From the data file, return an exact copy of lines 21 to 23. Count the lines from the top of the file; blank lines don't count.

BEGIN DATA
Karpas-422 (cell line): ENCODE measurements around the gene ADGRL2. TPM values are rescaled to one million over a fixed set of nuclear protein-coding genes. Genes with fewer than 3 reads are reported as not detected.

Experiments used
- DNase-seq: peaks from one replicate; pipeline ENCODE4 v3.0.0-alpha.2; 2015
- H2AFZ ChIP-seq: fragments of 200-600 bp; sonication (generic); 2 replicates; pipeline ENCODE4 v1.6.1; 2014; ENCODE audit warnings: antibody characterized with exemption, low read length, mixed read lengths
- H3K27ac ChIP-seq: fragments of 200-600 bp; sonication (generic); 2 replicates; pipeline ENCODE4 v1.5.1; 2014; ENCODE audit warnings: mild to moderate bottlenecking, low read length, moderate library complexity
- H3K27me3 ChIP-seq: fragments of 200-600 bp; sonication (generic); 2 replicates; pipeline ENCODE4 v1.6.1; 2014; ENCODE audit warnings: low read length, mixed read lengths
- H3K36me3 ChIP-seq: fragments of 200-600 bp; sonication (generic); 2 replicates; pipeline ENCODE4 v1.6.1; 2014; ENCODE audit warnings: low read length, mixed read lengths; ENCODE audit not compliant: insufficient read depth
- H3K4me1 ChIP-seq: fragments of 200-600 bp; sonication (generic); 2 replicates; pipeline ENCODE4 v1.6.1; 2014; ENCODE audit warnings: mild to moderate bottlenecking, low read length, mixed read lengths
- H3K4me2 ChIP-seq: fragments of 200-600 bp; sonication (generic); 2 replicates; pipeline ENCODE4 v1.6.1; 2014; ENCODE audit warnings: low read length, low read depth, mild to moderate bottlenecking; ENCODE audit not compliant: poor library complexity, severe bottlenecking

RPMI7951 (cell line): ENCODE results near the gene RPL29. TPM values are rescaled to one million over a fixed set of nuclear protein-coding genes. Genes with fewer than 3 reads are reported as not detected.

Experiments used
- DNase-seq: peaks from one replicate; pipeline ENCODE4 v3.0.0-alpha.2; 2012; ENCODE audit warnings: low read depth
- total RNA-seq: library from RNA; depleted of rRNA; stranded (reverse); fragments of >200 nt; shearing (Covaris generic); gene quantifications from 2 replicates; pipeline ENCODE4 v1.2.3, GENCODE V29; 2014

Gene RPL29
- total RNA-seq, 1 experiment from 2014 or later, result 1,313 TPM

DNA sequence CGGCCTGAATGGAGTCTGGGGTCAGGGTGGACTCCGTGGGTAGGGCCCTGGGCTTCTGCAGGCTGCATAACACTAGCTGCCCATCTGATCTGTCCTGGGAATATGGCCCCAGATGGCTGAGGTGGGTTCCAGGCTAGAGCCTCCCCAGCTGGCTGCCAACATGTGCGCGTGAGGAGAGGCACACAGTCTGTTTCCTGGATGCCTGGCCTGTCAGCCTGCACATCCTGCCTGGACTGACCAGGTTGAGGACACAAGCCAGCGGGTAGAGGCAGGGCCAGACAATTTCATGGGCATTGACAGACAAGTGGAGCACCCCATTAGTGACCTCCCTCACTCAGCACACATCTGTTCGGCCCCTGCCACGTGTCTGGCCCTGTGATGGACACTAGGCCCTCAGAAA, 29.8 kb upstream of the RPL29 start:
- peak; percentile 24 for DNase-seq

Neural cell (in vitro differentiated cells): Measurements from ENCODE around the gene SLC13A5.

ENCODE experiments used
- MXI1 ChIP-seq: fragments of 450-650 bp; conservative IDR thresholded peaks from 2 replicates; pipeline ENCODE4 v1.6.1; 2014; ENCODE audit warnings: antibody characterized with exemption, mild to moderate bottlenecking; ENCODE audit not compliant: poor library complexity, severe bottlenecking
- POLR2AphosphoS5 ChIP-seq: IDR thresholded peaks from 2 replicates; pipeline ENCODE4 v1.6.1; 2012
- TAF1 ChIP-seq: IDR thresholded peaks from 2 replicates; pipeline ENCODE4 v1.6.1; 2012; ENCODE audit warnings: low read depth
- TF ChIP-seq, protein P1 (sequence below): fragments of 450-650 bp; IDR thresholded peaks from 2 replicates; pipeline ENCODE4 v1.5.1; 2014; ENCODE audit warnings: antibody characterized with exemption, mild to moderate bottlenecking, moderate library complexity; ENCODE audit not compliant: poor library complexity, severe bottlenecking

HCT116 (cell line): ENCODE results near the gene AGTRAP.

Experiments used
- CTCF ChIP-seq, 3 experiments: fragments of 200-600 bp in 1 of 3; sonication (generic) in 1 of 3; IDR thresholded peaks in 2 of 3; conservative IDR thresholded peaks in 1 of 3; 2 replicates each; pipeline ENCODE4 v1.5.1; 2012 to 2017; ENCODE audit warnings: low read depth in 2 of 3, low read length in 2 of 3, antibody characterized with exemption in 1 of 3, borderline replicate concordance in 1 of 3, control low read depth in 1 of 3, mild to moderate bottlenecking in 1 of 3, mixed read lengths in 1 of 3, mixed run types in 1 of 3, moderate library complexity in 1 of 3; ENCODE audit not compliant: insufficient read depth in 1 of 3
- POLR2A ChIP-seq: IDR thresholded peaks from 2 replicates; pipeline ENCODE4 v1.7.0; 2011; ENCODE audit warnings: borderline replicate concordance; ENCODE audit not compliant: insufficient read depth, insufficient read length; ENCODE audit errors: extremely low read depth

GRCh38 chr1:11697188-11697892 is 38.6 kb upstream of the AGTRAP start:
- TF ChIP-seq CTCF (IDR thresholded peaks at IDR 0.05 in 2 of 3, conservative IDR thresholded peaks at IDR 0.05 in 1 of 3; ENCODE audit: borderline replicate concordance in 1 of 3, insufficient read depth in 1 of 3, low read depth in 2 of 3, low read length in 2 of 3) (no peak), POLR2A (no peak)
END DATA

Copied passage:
- POLR2AphosphoS5 ChIP-seq: IDR thresholded peaks from 2 replicates; pipeline ENCODE4 v1.6.1; 2012
- TAF1 ChIP-seq: IDR thresholded peaks from 2 replicates; pipeline ENCODE4 v1.6.1; 2012; ENCODE audit warnings: low read depth
- TF ChIP-seq, protein P1 (sequence below): fragments of 450-650 bp; IDR thresholded peaks from 2 replicates; pipeline ENCODE4 v1.5.1; 2014; ENCODE audit warnings: antibody characterized with exemption, mild to moderate bottlenecking, moderate library complexity; ENCODE audit not compliant: poor library complexity, severe bottlenecking